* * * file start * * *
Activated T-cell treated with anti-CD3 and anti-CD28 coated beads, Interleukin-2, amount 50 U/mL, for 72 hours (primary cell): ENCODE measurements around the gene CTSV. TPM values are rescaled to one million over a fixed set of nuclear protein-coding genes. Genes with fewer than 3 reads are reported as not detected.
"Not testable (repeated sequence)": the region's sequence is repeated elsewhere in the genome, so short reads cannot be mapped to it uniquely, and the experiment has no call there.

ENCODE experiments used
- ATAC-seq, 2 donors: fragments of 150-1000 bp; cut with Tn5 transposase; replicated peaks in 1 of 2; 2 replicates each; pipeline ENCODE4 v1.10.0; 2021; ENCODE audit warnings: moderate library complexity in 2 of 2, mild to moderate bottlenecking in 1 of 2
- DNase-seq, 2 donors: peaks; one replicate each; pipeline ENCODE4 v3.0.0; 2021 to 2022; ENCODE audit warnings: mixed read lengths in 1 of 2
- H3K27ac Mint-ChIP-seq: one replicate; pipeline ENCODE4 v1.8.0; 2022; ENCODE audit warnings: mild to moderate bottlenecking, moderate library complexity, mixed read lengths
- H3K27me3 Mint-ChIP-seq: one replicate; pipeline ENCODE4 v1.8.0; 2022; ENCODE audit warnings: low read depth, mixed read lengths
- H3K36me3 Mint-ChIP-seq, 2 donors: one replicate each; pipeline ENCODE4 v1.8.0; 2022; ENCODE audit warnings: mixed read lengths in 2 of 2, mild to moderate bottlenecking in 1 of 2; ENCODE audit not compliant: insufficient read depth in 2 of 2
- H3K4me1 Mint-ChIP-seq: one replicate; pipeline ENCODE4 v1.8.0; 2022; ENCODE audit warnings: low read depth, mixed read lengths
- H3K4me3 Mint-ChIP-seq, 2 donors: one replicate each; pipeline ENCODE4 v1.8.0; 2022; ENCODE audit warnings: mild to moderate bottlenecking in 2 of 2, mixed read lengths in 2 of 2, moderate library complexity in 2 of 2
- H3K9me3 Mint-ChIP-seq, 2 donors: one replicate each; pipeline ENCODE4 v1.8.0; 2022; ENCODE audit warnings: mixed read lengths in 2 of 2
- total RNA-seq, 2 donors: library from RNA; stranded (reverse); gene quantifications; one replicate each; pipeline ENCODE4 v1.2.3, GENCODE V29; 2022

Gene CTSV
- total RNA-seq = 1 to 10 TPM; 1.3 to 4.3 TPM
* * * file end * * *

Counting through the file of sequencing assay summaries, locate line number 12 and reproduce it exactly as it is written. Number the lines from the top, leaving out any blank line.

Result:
- total RNA-seq, 2 donors: library from RNA; stranded (reverse); gene quantifications; one replicate each; pipeline ENCODE4 v1.2.3, GENCODE V29; 2022